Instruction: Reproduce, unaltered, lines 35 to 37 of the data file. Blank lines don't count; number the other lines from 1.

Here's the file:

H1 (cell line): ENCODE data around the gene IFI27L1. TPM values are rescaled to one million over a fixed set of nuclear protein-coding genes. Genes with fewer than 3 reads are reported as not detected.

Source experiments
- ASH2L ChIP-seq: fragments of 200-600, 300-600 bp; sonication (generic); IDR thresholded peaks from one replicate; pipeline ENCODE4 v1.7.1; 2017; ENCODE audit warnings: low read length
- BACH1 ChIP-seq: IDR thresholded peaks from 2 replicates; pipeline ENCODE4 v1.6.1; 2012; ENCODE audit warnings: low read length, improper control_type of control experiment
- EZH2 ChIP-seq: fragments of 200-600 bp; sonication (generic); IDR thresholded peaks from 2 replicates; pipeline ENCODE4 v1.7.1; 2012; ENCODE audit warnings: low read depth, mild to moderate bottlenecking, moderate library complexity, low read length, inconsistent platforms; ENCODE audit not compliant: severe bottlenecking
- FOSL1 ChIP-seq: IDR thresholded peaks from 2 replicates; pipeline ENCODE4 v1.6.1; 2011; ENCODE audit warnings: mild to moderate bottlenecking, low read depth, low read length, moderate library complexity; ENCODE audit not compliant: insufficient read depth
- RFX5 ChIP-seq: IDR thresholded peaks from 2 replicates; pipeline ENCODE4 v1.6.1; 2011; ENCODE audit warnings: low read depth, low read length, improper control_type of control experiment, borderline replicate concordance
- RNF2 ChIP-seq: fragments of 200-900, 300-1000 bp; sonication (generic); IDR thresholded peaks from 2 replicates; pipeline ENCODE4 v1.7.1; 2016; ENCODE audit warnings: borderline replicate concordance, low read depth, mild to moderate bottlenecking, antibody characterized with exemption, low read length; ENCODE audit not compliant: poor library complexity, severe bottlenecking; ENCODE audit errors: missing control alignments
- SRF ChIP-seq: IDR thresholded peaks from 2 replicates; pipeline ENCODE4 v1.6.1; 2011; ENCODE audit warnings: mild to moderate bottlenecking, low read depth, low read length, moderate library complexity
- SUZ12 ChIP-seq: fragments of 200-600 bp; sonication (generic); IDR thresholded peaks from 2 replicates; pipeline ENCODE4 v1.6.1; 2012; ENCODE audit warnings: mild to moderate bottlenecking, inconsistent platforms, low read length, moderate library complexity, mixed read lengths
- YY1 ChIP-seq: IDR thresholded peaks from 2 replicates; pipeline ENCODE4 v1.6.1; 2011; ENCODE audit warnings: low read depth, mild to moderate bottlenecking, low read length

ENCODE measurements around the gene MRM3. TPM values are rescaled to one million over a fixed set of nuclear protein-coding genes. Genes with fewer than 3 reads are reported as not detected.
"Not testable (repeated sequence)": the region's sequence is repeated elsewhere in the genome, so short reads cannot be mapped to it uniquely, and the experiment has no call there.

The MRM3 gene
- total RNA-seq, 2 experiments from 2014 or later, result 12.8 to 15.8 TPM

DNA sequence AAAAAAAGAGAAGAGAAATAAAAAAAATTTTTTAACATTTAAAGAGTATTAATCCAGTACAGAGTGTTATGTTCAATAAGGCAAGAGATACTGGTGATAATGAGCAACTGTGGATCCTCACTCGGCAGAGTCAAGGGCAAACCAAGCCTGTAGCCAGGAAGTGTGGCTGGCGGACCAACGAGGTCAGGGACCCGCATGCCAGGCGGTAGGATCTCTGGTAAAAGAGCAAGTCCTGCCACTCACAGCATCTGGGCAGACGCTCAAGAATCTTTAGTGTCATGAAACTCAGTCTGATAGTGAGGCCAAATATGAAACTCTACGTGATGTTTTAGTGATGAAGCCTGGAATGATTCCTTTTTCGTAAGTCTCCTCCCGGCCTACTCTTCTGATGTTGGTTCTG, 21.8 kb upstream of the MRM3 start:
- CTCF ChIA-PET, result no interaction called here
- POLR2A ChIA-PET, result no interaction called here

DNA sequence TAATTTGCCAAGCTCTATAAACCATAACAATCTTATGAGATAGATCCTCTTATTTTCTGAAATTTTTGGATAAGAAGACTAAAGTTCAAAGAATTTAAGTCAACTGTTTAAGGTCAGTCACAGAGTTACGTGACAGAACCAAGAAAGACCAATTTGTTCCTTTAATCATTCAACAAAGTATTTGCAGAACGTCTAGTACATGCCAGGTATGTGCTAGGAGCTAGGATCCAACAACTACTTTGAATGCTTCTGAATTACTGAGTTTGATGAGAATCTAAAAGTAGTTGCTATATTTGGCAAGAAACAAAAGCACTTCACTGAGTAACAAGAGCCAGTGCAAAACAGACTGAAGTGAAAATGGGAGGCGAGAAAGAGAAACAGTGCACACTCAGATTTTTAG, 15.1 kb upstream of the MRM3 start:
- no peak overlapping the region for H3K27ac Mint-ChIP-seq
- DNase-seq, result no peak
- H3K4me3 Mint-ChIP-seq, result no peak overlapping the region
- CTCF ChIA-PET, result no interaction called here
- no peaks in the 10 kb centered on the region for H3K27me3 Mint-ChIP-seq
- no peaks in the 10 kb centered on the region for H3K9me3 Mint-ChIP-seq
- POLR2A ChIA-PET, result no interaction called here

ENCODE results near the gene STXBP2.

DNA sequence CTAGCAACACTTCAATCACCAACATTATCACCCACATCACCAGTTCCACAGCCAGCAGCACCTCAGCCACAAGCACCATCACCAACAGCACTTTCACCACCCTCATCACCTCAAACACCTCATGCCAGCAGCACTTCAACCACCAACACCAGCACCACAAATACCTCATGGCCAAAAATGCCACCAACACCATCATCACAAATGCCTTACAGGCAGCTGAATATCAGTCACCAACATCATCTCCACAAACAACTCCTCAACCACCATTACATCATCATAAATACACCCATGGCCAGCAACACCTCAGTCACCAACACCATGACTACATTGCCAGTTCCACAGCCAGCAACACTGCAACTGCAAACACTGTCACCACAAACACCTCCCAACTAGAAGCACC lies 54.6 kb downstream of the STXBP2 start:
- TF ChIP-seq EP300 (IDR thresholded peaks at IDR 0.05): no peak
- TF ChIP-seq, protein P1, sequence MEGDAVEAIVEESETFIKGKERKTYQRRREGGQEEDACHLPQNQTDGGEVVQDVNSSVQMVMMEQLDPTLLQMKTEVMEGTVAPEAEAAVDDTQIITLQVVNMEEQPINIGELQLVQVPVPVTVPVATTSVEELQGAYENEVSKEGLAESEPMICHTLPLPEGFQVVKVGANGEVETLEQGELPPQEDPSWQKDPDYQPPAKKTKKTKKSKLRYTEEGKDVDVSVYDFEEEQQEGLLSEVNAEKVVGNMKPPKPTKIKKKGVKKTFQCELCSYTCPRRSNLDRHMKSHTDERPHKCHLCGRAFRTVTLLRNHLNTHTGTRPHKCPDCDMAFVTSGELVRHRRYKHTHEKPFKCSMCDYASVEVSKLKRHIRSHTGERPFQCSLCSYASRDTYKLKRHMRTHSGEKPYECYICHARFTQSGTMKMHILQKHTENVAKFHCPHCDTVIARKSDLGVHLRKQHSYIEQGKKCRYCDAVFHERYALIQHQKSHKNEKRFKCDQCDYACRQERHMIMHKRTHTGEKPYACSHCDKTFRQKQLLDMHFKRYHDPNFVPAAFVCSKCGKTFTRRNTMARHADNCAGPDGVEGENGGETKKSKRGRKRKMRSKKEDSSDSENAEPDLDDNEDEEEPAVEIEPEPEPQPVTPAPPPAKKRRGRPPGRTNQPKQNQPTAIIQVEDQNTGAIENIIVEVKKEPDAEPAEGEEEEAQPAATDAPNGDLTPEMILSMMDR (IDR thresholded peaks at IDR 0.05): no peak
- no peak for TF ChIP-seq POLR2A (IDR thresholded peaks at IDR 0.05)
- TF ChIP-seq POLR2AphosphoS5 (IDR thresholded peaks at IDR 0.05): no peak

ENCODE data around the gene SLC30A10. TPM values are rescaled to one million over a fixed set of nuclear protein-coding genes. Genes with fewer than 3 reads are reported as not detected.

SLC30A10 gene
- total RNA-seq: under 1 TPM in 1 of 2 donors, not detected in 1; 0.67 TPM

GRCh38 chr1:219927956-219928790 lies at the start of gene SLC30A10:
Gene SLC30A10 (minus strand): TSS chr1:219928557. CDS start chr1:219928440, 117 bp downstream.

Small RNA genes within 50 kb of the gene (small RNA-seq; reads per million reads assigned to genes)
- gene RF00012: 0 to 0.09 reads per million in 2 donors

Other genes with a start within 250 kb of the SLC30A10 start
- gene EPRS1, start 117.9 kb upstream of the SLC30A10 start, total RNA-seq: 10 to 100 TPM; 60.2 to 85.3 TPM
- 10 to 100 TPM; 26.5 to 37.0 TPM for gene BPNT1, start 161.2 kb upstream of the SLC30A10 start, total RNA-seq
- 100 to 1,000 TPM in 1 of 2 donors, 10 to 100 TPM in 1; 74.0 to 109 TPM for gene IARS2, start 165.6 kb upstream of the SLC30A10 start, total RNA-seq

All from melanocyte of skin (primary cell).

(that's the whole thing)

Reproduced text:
- total RNA-seq: under 1 TPM in 1 of 2 donors, not detected in 1; 0.67 TPM

GRCh38 chr1:219927956-219928790 lies at the start of gene SLC30A10:
Gene SLC30A10 (minus strand): TSS chr1:219928557. CDS start chr1:219928440, 117 bp downstream.